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J Infect Dis. 2011 Nov 15;204 Suppl 4:S1179-86. doi: 10.1093/infdis/jir451.

Incipient and subclinical tuberculosis: defining early disease states in the context of host immune response.

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  • 1Department of Medicine, Albert Einstein College of Medicine, Bronx, New York 10461, USA.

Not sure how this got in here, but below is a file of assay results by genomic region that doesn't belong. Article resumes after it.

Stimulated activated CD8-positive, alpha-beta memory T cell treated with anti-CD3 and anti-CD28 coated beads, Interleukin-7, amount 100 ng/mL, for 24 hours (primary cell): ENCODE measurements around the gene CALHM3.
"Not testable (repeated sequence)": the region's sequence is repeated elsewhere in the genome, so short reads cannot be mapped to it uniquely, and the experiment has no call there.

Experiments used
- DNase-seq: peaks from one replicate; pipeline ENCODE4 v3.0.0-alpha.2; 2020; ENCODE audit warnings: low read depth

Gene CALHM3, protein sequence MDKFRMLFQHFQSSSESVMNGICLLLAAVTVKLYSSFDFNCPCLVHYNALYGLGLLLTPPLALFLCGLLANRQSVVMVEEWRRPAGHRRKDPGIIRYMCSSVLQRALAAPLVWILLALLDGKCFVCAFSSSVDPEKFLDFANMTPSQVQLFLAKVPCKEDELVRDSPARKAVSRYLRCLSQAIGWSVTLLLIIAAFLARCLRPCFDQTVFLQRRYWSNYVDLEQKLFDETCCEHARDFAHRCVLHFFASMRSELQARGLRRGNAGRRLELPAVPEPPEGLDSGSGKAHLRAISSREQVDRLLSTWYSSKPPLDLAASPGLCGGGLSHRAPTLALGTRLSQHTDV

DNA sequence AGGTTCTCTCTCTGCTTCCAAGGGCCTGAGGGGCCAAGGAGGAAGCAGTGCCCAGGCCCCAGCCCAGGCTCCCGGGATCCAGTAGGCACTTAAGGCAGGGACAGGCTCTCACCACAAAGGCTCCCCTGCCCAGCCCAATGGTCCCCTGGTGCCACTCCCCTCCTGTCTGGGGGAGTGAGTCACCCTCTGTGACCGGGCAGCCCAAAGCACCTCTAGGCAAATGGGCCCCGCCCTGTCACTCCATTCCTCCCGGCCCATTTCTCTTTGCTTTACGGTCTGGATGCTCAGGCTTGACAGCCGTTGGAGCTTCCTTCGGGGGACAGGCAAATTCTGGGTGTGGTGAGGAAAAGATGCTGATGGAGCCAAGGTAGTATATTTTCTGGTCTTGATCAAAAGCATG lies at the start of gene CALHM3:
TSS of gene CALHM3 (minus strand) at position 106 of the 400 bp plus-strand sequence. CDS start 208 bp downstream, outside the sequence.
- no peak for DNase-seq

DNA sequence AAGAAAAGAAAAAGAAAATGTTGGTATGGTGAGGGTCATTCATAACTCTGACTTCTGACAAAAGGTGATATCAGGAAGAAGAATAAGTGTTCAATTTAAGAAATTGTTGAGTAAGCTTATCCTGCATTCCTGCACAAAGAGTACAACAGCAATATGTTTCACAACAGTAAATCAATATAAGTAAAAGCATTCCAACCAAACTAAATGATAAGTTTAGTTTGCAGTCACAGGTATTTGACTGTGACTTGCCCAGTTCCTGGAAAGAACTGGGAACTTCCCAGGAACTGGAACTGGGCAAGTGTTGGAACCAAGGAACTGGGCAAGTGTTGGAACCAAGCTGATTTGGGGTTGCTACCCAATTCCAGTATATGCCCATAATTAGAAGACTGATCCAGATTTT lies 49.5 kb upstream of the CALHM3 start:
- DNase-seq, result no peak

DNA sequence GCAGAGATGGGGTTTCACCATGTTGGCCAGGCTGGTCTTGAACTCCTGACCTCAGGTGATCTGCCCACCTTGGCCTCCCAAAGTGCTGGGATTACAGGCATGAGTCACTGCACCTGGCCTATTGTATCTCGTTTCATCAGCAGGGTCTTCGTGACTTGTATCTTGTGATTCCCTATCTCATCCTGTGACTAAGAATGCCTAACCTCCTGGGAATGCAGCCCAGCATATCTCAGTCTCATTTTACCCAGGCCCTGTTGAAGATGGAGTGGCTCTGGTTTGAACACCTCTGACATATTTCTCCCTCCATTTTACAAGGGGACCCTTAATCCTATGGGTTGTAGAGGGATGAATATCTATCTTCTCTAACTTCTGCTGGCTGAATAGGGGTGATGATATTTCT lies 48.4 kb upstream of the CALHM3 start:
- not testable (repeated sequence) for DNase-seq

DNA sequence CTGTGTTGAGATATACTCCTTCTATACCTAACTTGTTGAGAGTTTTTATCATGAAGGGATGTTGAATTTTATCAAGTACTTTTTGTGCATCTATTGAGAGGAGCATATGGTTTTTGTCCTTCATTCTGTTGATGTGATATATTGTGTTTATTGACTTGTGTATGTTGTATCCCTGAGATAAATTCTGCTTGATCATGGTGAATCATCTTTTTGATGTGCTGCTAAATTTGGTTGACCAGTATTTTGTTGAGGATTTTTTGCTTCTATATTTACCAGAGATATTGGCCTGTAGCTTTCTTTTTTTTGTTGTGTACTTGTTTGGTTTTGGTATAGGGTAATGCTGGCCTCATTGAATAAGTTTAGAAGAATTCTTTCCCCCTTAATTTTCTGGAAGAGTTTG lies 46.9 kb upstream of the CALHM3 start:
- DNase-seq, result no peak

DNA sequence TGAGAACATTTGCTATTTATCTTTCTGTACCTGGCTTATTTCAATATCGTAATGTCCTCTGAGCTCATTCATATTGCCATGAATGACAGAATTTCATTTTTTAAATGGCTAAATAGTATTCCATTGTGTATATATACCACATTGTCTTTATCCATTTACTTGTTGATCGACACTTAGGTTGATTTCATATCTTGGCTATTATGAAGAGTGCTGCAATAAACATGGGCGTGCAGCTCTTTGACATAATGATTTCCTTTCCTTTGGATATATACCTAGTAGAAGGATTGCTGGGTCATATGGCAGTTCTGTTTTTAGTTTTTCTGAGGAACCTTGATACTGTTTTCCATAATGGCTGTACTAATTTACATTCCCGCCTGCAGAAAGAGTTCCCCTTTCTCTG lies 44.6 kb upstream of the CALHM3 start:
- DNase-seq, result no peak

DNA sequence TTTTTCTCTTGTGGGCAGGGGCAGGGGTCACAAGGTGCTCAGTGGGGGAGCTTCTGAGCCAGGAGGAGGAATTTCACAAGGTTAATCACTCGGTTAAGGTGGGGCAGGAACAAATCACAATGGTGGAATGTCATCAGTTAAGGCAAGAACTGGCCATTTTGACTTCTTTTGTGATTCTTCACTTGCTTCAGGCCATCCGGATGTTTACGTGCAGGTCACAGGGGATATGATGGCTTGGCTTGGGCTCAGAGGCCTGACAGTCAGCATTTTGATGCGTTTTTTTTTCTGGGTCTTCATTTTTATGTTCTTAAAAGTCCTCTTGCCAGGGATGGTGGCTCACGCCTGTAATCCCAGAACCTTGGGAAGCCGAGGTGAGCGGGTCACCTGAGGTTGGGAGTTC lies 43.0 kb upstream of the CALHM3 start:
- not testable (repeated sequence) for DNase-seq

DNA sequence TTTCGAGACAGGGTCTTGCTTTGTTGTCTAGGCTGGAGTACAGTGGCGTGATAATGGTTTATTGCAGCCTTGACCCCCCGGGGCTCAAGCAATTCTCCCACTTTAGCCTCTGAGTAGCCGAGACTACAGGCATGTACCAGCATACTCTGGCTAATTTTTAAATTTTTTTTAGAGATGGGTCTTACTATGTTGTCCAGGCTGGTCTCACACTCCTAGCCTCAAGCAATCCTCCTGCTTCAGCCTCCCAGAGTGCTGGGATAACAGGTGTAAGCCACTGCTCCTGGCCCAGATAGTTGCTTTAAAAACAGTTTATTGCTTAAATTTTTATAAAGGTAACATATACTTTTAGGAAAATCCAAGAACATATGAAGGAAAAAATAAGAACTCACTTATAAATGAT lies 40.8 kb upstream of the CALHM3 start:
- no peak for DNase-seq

Latent Mycobacterium tuberculosis infection (LTBI) and active tuberculosis (TB) are 2 ends of a spectrum of states ranging from asymptomatic infection to overt disease. While progressing from LTBI to TB, patients often undergo asymptomatic states with detectable manifestations indicative of disease. Such asymptomatic disease states frequently remain undiagnosed, and their manifestations and duration are mostly dependent on host immune response. Various terms referring to such states are used in the literature, often interchangeably and without explicit definitions. Defining these intermediate states in concrete terms is important for pragmatic reasons, as they might impact upon the diagnostic performance of TB biomarkers and could also present targets for therapeutic interventions. We here propose definitions for 2 commonly used terms, "incipient" and "subclinical" TB, to describe asymptomatic disease states occurring at opposite ends of the host response spectrum. We propose using the term "incipient TB" when referring to early, contained disease in asymptomatic, relatively immunocompetent persons. In contrast, we propose using the term "subclinical TB" to refer to disease in asymptomatic, immunocompromised individuals in whom it is largely associated with loss of effective containment. The rationale for this article is to facilitate the discussion of such early disease states, especially in relation to their impact on TB biomarker discovery and assessment of new diagnostics, and with regard to treatment decisions and ultimately outcome.

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